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West Tennessee Workforce Survey Regional Report. Collaborative Effort.

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Presentation on theme: "West Tennessee Workforce Survey Regional Report. Collaborative Effort."— Presentation transcript:

1 West Tennessee Workforce Survey Regional Report

2 Collaborative Effort

3 Background Jackson Area Chamber asked JSCC and the Jackson TTC to research the workforce development needs of West Tennessee Survey was created by staff and faculty –Academic Affairs –Continuing Education –Center of Emphasis –Business department –Industrial Technology department –Computer Technology department –Psychology department

4 Background Gather demographic information on manufacturing businesses Determine educational and specific skill requirements for: –Electro-Mechanical/Industrial Maintenance –Production Associates –Production Supervisors –Office Associates –Computer/Technical Support

5 Background Sent to 169 businesses… –In JSCC’s fourteen-county service area –In the manufacturing sector –With 50 or more employees Responses received: 44 (26%) response rate

6 Business Profile Over 43% of responses - Madison Co. –84% from Madison, Chester, Gibson, Haywood, Henderson Counties Over 27% of responses from Fabricated Metal businesses –Industrial and Commercial Machinery (16%) –Rubber and Miscellaneous Plastic Products (14%)

7 Schedules, Hiring and Turnover Most frequently used work schedules –3 shifts, 8-hours, Mon-Fri, set (30%) –4 shifts, 12-hours, 7-days, rotating (11%) –1 shift, 8 hours, Mon-Fri, set (11%)  Over 84% expect hiring to be equal to or greater than estimated turnover –Estimated hiring is 26% greater than turnover –Larger companies (over 250 employees) reported a turnover less than 10%

8 Number of Employees Number of Employees per Occupational Category Represented by Survey Results Total: 10, Electro Mech/Indust. MaintProduction AssociatesProduction SupervisorsOffice AssociatesComputer/Tech. Support Estimated 11,500 employees –Sizes ranged from 68 to 1,280 employees –Over 68% had 50 to 250 employees

9 Education Benefits & Rewards Over 86% of businesses offer education benefits Larger businesses (250+) offered both education benefits and rewards

10 Education and Skills

11 Minimum Education Requirements

12 Minimum Educational Requirements Most common responses –Production Associates: High school/GED (79%) –Production Supervisors: High school/GED (63%) –Office Associates: High school/GED (69%) –Electro-Mech/Ind. Maint: Technical certificate (57%) –Computer/Technical Support: 4-year degree (45%) Larger businesses tend to require a lower requirement for Production Supervisors and Office Associates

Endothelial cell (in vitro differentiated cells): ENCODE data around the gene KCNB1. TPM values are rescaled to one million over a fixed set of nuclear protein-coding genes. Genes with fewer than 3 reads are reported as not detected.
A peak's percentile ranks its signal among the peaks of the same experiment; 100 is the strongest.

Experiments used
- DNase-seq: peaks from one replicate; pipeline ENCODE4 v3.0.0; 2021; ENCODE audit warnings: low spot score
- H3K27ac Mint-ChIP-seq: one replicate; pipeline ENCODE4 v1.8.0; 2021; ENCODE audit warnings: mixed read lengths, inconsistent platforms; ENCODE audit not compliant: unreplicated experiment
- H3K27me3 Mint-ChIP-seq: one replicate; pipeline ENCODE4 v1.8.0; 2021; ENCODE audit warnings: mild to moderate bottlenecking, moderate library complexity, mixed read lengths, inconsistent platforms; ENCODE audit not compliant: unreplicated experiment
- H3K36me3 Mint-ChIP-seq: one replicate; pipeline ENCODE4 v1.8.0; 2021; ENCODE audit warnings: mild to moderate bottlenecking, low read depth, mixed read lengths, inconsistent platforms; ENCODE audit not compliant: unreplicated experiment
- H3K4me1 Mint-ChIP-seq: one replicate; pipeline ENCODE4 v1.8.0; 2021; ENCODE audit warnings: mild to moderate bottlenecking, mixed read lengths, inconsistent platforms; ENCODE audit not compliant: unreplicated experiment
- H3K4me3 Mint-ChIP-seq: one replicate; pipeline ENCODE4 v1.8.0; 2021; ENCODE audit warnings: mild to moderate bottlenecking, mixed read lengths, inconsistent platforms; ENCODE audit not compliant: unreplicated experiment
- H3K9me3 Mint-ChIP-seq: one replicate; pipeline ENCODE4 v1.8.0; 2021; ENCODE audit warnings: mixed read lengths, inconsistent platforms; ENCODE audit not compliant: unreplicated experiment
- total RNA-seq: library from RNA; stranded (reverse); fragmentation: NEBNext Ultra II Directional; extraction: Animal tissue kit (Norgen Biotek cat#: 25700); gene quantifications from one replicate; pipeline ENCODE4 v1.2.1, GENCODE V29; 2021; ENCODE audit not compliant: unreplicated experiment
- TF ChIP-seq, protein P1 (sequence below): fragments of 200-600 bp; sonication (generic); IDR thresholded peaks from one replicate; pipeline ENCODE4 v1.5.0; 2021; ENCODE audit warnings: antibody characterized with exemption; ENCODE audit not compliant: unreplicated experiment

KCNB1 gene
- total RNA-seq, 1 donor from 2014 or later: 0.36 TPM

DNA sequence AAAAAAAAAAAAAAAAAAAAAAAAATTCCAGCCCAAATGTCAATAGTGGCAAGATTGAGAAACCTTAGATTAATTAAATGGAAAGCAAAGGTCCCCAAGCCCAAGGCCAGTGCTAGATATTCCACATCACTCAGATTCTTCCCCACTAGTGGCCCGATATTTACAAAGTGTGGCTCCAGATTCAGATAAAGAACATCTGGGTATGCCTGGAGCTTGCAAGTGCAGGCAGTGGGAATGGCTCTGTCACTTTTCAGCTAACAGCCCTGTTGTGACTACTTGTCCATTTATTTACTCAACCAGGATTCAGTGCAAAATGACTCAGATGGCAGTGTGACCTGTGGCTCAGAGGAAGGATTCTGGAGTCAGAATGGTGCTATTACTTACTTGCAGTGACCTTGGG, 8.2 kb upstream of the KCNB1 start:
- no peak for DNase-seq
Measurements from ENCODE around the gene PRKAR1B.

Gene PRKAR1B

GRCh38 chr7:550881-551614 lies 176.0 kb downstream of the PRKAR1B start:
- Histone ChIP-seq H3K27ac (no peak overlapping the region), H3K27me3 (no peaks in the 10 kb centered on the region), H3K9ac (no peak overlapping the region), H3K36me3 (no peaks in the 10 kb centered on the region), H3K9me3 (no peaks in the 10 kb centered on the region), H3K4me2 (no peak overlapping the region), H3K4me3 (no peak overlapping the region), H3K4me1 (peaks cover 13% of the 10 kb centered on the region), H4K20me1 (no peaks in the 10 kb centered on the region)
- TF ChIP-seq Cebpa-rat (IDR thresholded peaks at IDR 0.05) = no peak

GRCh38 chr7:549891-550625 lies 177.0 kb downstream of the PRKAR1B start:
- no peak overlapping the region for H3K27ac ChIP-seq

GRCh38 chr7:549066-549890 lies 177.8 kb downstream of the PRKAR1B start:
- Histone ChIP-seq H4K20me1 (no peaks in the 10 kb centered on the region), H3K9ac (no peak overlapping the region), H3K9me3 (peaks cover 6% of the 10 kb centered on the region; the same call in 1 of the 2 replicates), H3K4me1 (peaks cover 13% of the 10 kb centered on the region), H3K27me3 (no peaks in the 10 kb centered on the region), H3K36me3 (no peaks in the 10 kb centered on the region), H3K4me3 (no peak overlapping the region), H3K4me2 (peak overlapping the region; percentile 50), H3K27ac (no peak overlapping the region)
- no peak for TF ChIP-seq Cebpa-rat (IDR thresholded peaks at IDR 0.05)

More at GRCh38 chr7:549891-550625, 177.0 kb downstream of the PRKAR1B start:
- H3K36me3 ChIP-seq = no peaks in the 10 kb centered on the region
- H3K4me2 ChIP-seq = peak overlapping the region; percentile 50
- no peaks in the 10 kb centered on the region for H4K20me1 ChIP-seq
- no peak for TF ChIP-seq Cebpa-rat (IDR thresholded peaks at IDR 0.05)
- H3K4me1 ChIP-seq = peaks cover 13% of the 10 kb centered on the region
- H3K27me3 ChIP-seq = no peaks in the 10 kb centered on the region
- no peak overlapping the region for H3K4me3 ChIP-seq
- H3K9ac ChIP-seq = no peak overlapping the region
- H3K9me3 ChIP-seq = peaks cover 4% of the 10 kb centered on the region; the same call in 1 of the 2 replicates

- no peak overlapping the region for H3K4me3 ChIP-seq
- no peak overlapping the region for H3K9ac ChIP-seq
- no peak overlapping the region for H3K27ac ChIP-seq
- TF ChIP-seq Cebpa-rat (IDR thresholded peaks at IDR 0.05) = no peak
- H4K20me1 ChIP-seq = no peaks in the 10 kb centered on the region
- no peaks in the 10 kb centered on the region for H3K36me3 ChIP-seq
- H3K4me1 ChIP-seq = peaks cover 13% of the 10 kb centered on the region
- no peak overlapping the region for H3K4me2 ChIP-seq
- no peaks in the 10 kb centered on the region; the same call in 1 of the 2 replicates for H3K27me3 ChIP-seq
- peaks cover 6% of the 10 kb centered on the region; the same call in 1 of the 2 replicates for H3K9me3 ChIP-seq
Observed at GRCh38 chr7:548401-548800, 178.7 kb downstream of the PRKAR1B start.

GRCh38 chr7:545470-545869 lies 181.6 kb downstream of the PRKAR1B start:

13 Skills Overview “Soft” Skills and Technical Skills from each occupational group Indicates necessity/importance of skill Scores: scale of 0 to 100 –100 = “Always” or “Very Important” –0 = “Never” or “Not Important” Color code –Blues and greens = highly important –Oranges = important –Yellows and pinks = less important

14 Soft Skills “How often are associates required to…?” Electro-Mech/ Indust. Maint Production Assoc. Office Assoc. Computer/ Tech Supprt Follow specific supervisory instructions Complete tasks according to a set work schedule Make decisions with little or no supervisory input Be self-motivated requiring little oversight to complete required tasks Communicate orally Communicate in written form Communicate graphically Collect and interpret data Work in a team environment Learn new skills/technologies relevant to work Interact with customers

15 Technical Skills “How important are the following skills?” Electro-Mech/ Indust. Maint Production Assoc. Office Assoc. Computer/ Tech Supprt Basic math Technical math Telecommunications Quality Control (SPC) Quality Systems (Lean, ISO) Facilities Planning Computer Skills Robotics Engineering Drawing (AutoCAD) Injection Molding Spreadsheets Word Processing Database Management/Data Entry Accounting Desktop Publishing Website Management/Design

16 Technical Skills “How important are the following skills?” Electro-Mech/ Indust. Maint Production Assoc. Office Assoc. Computer/ Tech Supprt Pneumatics or Hydraulics83-- Motors and Motor Controls81-- Blueprints and Schematics80-- Electronics – AC Controls79-- Electronics – DC Controls79-- PLC (Allen Bradley, Fanuc, etc.)79-- Automatic Processes73-- Electronics – Other74-- CNC Equipment50-- Precision Measuring Instruments Computer/Technical Support-- 94 Network Administration-- 91 Help Desk/Phone Support-- 73 Programming-- 73

17 Essential Skills Basic high school education coupled with soft skills are the key foundation. –Preparation of tomorrow’s workforce –Creates a hirable and trainable employee Specialized training is essential for the development of the incumbent workforce. –Typically provided on an as-needed basis –Improvement of the existing workforce

18 Action Plan 1)Plan – Sit down together and discuss The situation The vision The plan 2) Do – Stop talking about it and act Put plans into action! Work collaboratively Business Industry Chamber of Commerce/Government

19 “In life and business, there are two cardinal sins.. The first is to act precipitously without thought, and The second is to not act at all.” Carl Icahn

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